All eyes on: The quarterback derby, which will be the dominant storyline of the spring. Junior Blake Bell, sophomore Kendal Thompson and freshman Trevor Knight are all vying to replace four-year starter Landry Jones. Bell is the favorite because of his age and experience in the “Belldozer” package, but insiders around the program believe Knight is capable of unseating him. Whatever happens in the spring, don’t expect a starter to be named. Stoops waited until the fall to declare Sam Bradford his starter in 2007, and figures to do the same here.
New faces: The Sooners welcome four mid-semester enrollees, and all four have a chance to make immediate impacts. Toronto native Josiah St. John, the No. 1 junior-college offensive tackle in the country, figures to be no worse than a key backup. Wide receiver Dannon Cavil, who grew up a Texas fan, has great size and should vie for a rotation spot at outside receiver. Defensively, Ahmad Thomas will be given every opportunity to start at safety, and defensive end D.J. Ward, the top player coming out of the state of Oklahoma, could boost a defensive front that ranked 108th nationally in tackles for loss last season.
Question marks: With only 11 starters back, the Sooners have plenty. On top of the quarterback battle, OU must overhaul virtually the entire defense, with All-Big 12 cornerback Aaron Colvin the only returning impact defender. Defensive tackle and back safety are especially tenuous. The Sooners have only three defensive tackles on the roster to practice with at the moment, and no one other than Colvin has a down of experience at back safety. Mike Stoops will have to be creative just to get through the spring, until reinforcements arrive over the summer.
Don’t forget about: Wide receiver Trey Metoyer, who was the star of last spring as a true freshman. Metoyer, however, failed to carry that momentum into the fall, lost his starting job and eventually fell out of the rotation. A new year and new quarterback should re-energize Metoyer, who has all the tools to become a dominant outside receiver.
On the mend: Guards Tyler Evans and Nila Kasitati, who are both coming off season-ending knee injuries. Both, however, are hoping to be at least limited participants in the spring, which would spur them into summer workouts.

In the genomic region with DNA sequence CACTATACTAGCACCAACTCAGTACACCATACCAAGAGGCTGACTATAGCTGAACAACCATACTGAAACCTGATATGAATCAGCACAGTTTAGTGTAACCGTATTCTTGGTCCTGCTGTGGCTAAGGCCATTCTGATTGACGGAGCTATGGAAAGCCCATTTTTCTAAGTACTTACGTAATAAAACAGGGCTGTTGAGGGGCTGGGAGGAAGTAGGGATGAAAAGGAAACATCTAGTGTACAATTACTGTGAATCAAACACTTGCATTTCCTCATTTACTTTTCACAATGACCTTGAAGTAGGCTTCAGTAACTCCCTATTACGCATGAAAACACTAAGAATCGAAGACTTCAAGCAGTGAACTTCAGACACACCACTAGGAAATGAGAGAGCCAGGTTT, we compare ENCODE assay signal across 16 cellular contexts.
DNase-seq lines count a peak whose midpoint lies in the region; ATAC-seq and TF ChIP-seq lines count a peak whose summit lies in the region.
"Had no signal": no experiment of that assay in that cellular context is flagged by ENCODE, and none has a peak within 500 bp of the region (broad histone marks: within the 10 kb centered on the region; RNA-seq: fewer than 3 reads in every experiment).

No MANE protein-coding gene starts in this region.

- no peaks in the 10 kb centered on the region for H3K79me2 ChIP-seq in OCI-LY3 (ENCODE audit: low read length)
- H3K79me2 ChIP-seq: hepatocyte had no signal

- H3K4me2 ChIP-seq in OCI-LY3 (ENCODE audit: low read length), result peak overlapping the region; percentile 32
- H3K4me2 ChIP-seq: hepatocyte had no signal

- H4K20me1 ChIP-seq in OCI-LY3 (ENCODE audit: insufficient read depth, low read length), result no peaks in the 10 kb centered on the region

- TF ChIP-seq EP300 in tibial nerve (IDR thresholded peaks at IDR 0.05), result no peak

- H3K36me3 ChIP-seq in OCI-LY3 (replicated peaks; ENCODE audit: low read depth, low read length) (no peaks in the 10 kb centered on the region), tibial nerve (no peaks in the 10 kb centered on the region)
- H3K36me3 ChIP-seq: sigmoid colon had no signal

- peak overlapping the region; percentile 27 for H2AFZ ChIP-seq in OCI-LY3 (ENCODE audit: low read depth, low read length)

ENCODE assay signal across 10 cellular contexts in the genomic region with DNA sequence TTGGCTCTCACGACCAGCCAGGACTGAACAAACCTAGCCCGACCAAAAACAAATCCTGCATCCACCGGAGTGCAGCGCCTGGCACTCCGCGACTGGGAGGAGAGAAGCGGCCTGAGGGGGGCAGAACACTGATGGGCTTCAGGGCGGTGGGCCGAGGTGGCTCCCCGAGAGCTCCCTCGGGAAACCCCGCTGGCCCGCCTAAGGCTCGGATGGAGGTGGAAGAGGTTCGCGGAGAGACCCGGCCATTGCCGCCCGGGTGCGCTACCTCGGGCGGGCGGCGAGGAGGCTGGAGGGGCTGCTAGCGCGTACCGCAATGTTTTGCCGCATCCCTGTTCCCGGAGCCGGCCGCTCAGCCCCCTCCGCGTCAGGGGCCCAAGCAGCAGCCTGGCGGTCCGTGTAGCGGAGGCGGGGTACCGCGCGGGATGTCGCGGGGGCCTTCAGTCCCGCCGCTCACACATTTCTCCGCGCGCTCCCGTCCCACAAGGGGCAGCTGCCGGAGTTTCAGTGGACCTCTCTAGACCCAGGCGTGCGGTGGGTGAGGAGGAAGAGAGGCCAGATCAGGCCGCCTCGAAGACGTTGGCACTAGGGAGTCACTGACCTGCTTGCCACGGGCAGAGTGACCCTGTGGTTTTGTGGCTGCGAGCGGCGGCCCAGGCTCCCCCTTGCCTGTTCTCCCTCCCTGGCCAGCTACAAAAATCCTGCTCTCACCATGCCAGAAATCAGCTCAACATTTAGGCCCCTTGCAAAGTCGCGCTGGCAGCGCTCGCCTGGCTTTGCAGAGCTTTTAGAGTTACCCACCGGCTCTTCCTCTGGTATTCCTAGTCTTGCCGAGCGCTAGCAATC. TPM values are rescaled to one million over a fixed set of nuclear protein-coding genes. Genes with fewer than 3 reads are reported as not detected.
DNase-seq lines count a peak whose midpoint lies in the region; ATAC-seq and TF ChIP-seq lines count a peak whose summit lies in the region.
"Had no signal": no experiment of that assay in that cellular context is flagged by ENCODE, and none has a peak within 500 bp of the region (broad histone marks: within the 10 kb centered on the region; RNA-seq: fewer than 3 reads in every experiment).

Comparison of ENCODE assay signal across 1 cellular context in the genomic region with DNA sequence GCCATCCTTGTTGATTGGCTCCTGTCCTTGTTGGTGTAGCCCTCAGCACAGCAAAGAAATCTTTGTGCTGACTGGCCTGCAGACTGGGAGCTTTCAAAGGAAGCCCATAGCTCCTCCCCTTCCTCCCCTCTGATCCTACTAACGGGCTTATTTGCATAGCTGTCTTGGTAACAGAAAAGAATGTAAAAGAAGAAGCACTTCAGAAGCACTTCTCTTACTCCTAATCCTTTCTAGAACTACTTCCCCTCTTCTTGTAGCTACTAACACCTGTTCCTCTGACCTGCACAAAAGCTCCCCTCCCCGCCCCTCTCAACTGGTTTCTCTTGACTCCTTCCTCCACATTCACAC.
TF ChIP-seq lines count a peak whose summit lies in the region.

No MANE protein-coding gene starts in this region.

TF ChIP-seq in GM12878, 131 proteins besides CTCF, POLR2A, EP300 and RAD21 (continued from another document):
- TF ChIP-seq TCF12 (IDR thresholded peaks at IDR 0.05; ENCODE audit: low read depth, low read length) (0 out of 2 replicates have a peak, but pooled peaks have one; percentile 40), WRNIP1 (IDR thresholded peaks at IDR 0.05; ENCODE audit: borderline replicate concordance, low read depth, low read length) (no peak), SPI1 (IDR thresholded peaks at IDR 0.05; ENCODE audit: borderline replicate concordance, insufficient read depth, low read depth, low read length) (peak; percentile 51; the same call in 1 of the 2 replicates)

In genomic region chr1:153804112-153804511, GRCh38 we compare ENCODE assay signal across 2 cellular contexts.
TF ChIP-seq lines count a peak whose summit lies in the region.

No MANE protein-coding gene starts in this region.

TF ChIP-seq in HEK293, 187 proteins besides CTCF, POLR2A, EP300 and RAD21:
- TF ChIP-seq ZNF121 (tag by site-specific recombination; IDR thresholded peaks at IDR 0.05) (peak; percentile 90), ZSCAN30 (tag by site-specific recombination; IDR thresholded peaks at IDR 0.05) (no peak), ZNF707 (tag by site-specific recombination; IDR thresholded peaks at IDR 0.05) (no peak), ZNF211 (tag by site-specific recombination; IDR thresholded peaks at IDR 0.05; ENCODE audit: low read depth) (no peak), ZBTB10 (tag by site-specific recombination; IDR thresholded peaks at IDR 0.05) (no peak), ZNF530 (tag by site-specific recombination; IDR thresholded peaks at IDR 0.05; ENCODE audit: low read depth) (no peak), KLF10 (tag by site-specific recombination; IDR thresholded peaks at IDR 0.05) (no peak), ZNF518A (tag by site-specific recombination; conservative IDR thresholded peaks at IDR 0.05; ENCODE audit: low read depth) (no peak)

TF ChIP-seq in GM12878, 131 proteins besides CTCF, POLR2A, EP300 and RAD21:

Oklahoma's top commits have all signed their letters of intent and are locked in to becoming future Sooners. Here's who Oklahoma's bringing in from our ESPN 300, the list of the nation's top 300 prospects:
- No. 27: Keith Ford, RB, Cypress, Texas
- No. 137: D.J. Ward, DE, Moore, Okla. (signed in December, early enrollee)
- No. 178: Cody Thomas, QB-PP, Colleyville, Texas
- No. 199: Stanvon Taylor, ATH, Tulsa, Okla.
- No. 240: Dannon Cavil, WR, San Antonio, Texas (signed in December, early enrollee)
- No. 284: Matt Dimon, DE, Katy, Texas
- No. 293: Hatari Byrd, S, Fresno, Calif.
Not many surprises for the Sooners, though Dimon had some power issues at his high school and couldn't get his letter of intent to the Oklahoma coaches until 8:48 a.m. Oklahoma's class is at No. 20 in the ESPN class rankings, the same spot it began the day. Byrd also made headlines last month when word surfaced that coaches had told him he's likely going to be able to start at safety from the moment he gets on campus. Very interesting stuff. Oklahoma signed a lot of high-quality defensive talent in this class, as you can see, and Taylor is likely to play cornerback for the Sooners.
Mostly a drama-free day across the Big 12 on the recruiting trail.